Recreational trails abound in South Carolina, where the weather is mild most of the year and the diversity of beautiful landscapes draws the active-minded outdoors. Among the most popular pathways are rail trails. Once used by railroads to haul passengers and goods across the state, the abandoned rail lines have been transformed into exciting destinations for hiking, biking, skating and dog walking
Here are 10 of the best—and most unusual—rail trails in South Carolina:
Peak to Prosperity Passage
Length: 10.7 miles
Surface: crushed stone, dirt, sand
Railroad line: Norfolk Southern Railroad
Part of the cross-state Palmetto Trail, this off-road pathway takes you across an 1,100-foot-long railroad trestle over the Broad River, offering fantastic views of an undeveloped stretch of riverfront. Farther along, the path traverses 14 wooden trestles over Crims Creek through the community of Dutch Fork, an area settled by German immigrants in the 1730s.
Prisma Health Swamp Rabbit Trail
Location: Greenville-Travelers Rest
Length: 22 miles
Surface: asphalt, boardwalk
Railroad line: Carolina, Knoxville and Western Railway
This wildly popular paved pathway rolls through downtown Greenville, passing Reedy River Falls and the landmark Liberty Bridge in the city’s much-acclaimed Falls Park. It follows the scenic Reedy River, eventually turning to pass the beautiful campus of Furman University before reaching downtown Travelers Rest. Whether you begin your ride in Greenville or TR (as it’s called by locals), you’ll find lots of restaurants and breweries at both ends of the trail to relax and refuel before making the return trip.
Spanish Moss Trail
Location: Beaufort-Port Royal
Length: 10 miles
Railroad line: Magnolia Line Railroad
Starting at the old train station on Depot Road, the 12-foot-wide paved trail will take you past Battery Creek, expansive stretches of salt marsh and historic points of interest as it meanders through several Lowcountry communities.
Mary Black Foundation Trail
Length: 1.9 miles
Railroad line: Norfolk Southern Railroad
The slew of amenities along this urban multi-use trail is all the reason you need to hop on your bike or lace up your sneakers and enjoy a leisurely trek to Spartanburg’s historic downtown. Along the way you’ll pass The Rail Yard Community Park featuring a yoga and exercise pad and misting stations, Hot Spot Skate Park, Rail Tail Dog Park, a bike park with pump track and progressive obstacle course, as well as restaurants, coffee shops and boutiques. Bicycles are available to rent from BCycle stations in the area.
Doodle Rail Trail
Length: 7.5 miles
Surface: paved, boardwalk
Railroad line: Doodle Line Railway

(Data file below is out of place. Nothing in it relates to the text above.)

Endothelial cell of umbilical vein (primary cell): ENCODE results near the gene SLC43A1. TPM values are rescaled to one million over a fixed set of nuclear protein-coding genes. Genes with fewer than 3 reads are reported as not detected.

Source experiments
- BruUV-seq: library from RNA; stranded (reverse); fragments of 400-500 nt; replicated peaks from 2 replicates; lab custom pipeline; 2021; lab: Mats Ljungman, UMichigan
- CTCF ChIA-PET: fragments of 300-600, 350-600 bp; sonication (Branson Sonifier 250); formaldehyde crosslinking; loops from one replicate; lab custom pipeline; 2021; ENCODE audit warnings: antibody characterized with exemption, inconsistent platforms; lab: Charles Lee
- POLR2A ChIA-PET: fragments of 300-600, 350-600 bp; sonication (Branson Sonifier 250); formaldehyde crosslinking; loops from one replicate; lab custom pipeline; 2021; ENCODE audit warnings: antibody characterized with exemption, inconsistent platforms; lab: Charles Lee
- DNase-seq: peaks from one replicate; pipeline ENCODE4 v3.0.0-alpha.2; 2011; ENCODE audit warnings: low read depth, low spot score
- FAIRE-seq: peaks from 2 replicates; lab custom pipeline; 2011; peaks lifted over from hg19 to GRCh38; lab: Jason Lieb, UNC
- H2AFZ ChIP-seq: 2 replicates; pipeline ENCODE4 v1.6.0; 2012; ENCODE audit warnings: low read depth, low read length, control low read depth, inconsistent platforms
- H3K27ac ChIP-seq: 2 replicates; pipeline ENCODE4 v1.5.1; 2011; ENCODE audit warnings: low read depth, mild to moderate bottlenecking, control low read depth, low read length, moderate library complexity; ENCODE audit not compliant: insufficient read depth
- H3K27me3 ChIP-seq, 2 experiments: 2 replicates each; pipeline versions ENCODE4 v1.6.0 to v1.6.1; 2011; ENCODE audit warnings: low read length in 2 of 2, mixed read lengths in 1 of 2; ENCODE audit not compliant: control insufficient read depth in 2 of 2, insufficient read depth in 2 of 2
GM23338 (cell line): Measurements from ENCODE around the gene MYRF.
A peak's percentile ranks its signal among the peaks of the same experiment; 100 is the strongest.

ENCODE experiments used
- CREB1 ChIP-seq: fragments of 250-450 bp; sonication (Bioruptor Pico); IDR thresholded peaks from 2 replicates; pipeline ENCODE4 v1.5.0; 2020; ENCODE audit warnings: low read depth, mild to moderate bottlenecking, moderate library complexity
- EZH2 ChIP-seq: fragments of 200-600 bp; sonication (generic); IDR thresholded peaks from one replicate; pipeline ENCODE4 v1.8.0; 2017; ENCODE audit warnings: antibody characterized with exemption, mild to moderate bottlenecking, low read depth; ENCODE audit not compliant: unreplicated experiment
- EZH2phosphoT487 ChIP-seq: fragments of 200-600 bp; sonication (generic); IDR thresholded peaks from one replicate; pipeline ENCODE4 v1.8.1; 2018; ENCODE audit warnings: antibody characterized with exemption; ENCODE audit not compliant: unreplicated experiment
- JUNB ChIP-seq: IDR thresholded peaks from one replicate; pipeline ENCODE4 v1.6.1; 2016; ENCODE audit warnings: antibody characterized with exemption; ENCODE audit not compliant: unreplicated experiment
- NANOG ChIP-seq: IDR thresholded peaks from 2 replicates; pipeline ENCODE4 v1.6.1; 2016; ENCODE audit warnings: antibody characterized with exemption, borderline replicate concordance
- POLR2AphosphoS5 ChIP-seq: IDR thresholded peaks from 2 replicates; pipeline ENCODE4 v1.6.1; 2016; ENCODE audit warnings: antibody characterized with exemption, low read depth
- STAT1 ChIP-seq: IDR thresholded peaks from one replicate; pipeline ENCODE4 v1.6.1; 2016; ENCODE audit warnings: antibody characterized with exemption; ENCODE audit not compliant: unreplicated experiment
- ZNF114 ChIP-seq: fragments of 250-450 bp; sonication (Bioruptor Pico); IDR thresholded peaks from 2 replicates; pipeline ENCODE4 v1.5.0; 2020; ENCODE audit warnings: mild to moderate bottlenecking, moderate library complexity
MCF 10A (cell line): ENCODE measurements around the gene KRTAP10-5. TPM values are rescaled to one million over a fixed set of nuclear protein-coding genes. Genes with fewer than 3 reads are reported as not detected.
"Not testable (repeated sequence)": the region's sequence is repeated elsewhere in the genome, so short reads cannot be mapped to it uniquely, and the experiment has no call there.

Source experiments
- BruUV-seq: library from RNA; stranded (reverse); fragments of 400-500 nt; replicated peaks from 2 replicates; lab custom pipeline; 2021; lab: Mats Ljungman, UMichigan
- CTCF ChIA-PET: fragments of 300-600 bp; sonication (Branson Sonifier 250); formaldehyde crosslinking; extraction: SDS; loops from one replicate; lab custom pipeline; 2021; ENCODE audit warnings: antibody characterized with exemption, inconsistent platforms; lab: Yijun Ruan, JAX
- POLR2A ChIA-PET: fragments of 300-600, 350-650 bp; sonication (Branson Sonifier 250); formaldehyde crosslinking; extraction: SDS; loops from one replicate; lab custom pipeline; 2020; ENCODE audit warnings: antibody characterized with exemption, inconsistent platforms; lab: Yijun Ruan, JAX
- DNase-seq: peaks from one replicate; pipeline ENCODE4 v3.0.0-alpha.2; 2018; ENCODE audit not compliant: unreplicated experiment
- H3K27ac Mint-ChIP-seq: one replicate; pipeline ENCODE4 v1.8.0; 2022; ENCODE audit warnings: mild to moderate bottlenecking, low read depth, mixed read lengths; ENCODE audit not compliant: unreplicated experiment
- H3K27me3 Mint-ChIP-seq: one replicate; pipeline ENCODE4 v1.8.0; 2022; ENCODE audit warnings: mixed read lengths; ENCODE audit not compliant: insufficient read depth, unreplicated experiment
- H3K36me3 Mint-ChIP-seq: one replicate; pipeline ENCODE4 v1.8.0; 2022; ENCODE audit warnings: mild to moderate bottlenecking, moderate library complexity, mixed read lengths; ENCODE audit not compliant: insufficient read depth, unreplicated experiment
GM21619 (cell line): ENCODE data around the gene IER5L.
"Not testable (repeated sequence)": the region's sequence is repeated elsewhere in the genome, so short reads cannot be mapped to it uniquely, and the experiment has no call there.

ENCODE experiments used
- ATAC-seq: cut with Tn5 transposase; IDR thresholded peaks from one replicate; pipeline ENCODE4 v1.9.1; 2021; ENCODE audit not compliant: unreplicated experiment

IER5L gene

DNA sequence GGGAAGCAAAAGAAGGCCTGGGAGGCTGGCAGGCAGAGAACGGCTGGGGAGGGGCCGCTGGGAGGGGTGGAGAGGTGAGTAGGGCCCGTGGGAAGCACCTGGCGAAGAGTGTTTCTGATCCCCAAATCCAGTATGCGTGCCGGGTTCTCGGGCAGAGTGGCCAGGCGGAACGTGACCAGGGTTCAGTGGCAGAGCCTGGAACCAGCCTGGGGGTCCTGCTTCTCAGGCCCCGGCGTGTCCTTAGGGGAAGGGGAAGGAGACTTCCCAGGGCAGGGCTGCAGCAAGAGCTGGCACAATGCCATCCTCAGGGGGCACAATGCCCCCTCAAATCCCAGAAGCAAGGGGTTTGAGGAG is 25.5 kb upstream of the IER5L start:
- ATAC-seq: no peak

Using the route of trains that once carried commodities between the textile town of Easley and the Oolenoy Gap in the South Carolina foothills, the trail traverses the countryside, flanked by gently sloping farmlands and scenic grain fields. As you cross over wooden bridges, past residential neighborhoods and cow pastures, you’ll enjoy glimpses of the Blue Ridge Mountains in the distance.
Florence Rail Trail
Length: 2 miles, with a connecting nature loop
Surface: paved, boardwalk, natural
Railroad line: Wilmington & Manchester
The history of this trail dates back to the mid-19th century when a railway along the route was used by Confederate forces during the Civil War to transport troops, artillery and supplies. Today, it’s a popular destination for walkers, runners, skaters and cyclists. Starting in the Ebenezer Park residential neighborhood, the trail winds its way through a canopy of trees over Jeffries Creek to the McLeod Health & Fitness Center, where you can extend your trek on a packed dirt loop through the woods.
North Augusta Greeneway
Location: North Augusta
Length: 7 miles
Railroad line: Central of Georgia Railway
While it rambles through residential neighborhoods, the trail is well buffered by a 100-foot wide wooded right-of-way that serves as habitat for native birds, deer and other wildlife. However you choose to enjoy it, it’s an easy endeavor with less than 200 feet of elevation gain. And you’ll be shaded by a canopy of trees, making it a pleasant outing any time of year.
Savannah Valley Railroad Trail
Length: 9.4 miles
Surface: natural, asphalt
Railroad line: Charleston and Western Carolina Railway
Constructed in 1885, the original railroad line traveled from Anderson to McCormick, transporting passengers and freight for nearly 100 years. A section of the original route has been converted into a trail for hiking and fat tire biking. Two wooded sections of the trail are connected by 2.5 miles of the paved Huguenot Parkway.
Blue Ridge Railroad Historical Trail
Length: 2.5 miles
Surface: dirt, natural, boardwalk
Railroad line: Blue Ridge Railroad
This unusual hiking trail located at Stumphouse Park follows the route of the uncompleted 19th-century Blue Ridge Railroad. Three tunnels, abandoned after the start of the Civil War, can be found along the way. The largest and most accessible is the quarter-mile-long Stumphouse Tunnel, excavated by hand by Irish miners. A flashlight will come in handy if you want to explore the tunnel and feel the near-constant 50-degree temperature inside the mountain.
Cathedral Aisle Trail
Length: 1 mile
Surface: dirt, sand
Railroad line: South Carolina Railroad & Canal Company
Back in the mid-1800s, the first steam locomotive, named the Best Friend of Charleston, ran through Hitchcock Woods. Well-preserved remnants of the tracks from the 136-mile Hamburg-to-Charleston rail line—the longest in the world at the time—can be found on the Cathedral Aisle Trail. Note, biking is not allowed on any of the trails in this 2,100-acre urban forest.